The Immediate Future of Alternative Fuel Vehicles

?The Immediate Future of Alternative Fuel Vehicles

Toyota is planning on introducing a new Prius for the 2009 model year. This will be the fourth generation of the now best-selling Prius line and by all predictions the best selling Prius by a long shot. The main reason they are selling so well, obviously, is that gas prices are at a historical all time high with no end in site. As you can imagine, nothing breeds competition like success, so, you can expect just about every automobile manufacture on the planet to start developing there own hybrid, or alternative energy vehicles.

One of the first companies to jump on the bandwagon is General Motors. GM, who famously delivered the EV1 electric vehicle for lease in the late 1990’s, is hard at work on a new electric vehicle called the Chevrolet Volt. The Volt is still in pre-production as of this writing and as such is far from a finished product. Not to fear though, since GM is pulling out all the stops to insure the car makes it into production by around 2010.

According to their website “”We have devoted significant resources to this project: Over 200 engineers and 50 designers are working on the Volt alone, and another 400 are working on related subsystems and electric components. That’s how important we think this is.”” Of course it is important to GM, because if they can somehow become the world leader in electric vehicles they have an opportunity to pull themselves out of the worst slump they’ve ever seen in there long, storied history.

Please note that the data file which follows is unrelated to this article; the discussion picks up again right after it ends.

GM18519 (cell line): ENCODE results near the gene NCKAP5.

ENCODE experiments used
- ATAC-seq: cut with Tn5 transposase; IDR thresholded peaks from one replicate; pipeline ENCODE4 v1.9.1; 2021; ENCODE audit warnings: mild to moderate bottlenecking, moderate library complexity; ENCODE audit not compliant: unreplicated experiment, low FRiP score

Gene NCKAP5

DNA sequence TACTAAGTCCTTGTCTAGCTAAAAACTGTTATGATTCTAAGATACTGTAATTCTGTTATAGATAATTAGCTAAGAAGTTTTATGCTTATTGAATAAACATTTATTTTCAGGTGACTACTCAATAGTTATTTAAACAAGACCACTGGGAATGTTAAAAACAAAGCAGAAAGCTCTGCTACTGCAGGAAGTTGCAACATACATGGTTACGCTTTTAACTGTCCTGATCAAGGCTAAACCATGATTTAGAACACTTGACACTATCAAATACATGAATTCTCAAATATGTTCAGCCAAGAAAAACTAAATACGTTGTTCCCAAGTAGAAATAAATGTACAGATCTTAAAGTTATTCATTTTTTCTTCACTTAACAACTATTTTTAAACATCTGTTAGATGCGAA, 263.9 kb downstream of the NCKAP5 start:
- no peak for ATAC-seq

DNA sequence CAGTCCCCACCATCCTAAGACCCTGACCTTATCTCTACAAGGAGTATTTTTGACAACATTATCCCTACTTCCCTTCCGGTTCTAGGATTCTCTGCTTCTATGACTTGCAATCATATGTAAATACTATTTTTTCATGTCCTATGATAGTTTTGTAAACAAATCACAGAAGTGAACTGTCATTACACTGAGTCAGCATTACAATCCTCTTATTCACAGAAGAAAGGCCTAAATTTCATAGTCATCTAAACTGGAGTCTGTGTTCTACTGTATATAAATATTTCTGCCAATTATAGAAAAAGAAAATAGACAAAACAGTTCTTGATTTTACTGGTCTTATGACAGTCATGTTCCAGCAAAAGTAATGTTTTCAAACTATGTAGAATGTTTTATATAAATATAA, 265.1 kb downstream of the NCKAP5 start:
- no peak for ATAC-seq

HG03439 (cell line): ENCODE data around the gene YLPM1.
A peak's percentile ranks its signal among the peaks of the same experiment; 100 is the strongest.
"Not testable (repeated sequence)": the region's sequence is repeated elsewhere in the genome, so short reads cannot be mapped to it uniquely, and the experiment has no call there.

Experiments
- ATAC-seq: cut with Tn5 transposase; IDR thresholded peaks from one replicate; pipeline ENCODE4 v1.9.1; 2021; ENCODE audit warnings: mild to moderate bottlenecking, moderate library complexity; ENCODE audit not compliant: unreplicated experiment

Let’s face it, the SUV and full-size truck market (for non-commercial use) is pretty much dead in the water at this point, and considering that trucks sales provided the bulk of GM, and Ford’s, domestic profits it’s no wonder that GM is throwing so many resources at electric vehicle research and development. The good news about the Chevrolet Volt is that it’s guaranteed to be a winner, the bad news is that the estimated entry costs of the vehicle is expected to be north of forty thousand dollars, so it could take a decade before the technology trickles down into an entry level vehicle.

What about diesel technology? It’s been the mainstay in Europe for years now, where fuel efficient, relatively clean burning diesel cars are close to overtaking conventional gasoline models as high gas prices continue to eat away at consumer’s pocketbooks. So why don’t all the foreign automakers who import to the US sell diesel models? The reason was twofold.

For one, much of the existing diesel technology had to be modified in order to meet US emissions regulations, and the other reason was that the demand for diesel cars in the US was not high enough to justify the added expense of meeting said regulations. This may all change, however, as rising fuel costs in the United States is starting to make diesel powered vehicles look more attractive, even with diesel fuel costing more that gasoline in North America.

The renewed interest in diesel powered vehicles has prompted American manufactures, particularly GM and Chrysler, to start serious development of diesel hybrid vehicles. The primary emphasis will be on commercial trucks to try and get those over 30 miles per gallon on average; the technology is easily scalable to smaller trucks and cars as well.

As fuel costs continue to rise we can expect to see decreased demand for gasoline in the United States. Historically, this has had the impact of lowering fuel costs as demand dropped, but with China’s ever increasing fuel demands this has offset our decrease in fuel consumption, spiking fuel prices even higher. Will this ever stabilize?

Yes. But when will that happen, and at what price? I don’t think anyone has a clue at this point, but it’s safe to say that we are at the beginning of a consumer driven boom in alternative fuel vehicles that could possible spell the extinction of the purely gas driven vehicle.

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